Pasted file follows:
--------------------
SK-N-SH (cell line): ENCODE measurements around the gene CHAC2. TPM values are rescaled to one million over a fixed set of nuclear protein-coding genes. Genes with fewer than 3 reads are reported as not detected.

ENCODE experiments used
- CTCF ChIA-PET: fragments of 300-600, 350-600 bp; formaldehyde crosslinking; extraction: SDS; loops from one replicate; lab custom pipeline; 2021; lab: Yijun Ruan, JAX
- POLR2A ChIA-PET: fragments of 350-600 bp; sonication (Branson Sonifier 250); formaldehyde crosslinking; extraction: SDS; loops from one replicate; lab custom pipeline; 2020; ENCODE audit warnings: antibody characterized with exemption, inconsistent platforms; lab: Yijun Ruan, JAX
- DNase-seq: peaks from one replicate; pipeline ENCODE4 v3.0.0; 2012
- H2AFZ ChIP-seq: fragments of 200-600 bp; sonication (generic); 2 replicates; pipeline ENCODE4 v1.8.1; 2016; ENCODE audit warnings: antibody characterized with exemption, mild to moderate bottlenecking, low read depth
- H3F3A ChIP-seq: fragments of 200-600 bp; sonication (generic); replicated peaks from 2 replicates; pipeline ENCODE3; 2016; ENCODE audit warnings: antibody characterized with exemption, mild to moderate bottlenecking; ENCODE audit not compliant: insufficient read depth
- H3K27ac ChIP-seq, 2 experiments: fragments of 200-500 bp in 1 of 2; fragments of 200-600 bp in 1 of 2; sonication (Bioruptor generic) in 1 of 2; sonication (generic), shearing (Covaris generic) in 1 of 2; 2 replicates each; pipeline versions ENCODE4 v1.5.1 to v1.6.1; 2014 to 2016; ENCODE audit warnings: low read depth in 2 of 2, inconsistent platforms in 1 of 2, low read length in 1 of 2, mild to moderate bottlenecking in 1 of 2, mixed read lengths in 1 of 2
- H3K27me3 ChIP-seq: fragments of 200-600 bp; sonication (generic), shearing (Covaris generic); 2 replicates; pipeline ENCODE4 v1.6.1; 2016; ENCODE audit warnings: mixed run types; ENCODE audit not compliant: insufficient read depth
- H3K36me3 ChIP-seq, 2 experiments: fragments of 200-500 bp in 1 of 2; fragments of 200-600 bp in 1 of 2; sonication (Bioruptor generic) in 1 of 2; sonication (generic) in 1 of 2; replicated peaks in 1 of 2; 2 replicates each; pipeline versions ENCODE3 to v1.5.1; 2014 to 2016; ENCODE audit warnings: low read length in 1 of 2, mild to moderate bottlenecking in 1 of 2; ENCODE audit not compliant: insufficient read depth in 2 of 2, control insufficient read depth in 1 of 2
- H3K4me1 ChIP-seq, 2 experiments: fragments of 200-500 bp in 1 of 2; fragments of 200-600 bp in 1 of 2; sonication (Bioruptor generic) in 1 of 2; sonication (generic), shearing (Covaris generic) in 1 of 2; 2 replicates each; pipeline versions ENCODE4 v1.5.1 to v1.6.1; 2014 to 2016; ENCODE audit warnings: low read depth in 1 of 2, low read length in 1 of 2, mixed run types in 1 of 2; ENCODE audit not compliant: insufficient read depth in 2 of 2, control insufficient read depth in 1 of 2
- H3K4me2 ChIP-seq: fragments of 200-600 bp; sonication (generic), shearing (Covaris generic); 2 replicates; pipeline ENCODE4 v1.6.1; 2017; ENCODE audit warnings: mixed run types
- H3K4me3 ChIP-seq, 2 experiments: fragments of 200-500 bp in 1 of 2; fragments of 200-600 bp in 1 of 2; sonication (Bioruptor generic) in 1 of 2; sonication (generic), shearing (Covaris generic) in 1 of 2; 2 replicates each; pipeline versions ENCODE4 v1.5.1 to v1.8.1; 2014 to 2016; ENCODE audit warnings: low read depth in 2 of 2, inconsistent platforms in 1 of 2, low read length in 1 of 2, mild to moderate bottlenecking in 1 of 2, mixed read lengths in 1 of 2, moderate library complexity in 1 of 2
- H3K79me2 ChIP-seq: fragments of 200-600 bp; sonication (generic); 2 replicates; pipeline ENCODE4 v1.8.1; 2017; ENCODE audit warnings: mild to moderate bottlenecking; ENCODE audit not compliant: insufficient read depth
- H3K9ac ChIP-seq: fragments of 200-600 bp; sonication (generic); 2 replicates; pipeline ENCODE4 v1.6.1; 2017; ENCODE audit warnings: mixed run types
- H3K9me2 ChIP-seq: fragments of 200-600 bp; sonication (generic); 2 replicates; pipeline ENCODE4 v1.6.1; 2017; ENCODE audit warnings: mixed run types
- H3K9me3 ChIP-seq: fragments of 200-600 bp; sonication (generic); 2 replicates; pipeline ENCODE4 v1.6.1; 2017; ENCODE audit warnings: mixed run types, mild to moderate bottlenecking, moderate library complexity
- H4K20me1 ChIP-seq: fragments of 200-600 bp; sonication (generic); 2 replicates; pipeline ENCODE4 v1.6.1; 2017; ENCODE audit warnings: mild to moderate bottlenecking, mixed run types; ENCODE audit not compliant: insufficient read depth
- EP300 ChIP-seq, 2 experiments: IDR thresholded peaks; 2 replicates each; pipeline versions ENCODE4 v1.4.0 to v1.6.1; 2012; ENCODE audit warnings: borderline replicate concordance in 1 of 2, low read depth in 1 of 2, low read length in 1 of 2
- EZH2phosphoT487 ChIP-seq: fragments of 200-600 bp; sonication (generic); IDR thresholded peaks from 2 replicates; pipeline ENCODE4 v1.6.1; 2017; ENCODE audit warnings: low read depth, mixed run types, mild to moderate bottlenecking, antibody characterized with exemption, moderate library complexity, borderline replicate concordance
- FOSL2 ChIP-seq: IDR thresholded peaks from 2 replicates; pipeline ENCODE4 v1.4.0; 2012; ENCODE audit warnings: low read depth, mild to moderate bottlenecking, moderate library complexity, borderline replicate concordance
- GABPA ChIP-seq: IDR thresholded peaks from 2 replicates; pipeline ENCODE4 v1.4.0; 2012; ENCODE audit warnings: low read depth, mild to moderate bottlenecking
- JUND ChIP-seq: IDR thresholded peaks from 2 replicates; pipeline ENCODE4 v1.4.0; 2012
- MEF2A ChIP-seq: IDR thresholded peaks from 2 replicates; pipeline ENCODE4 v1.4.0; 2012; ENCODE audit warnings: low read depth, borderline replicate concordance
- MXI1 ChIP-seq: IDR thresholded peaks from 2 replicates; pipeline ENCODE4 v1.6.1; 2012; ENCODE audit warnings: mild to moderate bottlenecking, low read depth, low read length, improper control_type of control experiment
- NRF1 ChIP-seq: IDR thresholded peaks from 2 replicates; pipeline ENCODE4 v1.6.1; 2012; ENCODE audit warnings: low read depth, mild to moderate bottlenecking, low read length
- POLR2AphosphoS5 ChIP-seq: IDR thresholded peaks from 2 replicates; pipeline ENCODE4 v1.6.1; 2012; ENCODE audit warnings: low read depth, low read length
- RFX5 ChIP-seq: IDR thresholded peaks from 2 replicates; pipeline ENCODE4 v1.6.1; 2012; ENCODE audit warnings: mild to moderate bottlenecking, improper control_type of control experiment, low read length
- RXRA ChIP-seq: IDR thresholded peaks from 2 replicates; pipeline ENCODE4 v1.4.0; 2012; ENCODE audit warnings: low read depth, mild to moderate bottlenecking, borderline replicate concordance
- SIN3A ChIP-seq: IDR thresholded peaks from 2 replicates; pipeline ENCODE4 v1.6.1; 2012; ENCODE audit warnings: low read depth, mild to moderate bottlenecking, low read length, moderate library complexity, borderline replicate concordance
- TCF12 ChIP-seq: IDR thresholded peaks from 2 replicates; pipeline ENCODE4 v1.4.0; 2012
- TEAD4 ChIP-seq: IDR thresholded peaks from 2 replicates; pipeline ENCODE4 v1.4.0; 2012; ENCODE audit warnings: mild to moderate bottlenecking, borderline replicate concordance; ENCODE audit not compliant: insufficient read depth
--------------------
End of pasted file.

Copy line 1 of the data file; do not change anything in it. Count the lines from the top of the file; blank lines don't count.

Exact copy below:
SK-N-SH (cell line): ENCODE measurements around the gene CHAC2. TPM values are rescaled to one million over a fixed set of nuclear protein-coding genes. Genes with fewer than 3 reads are reported as not detected.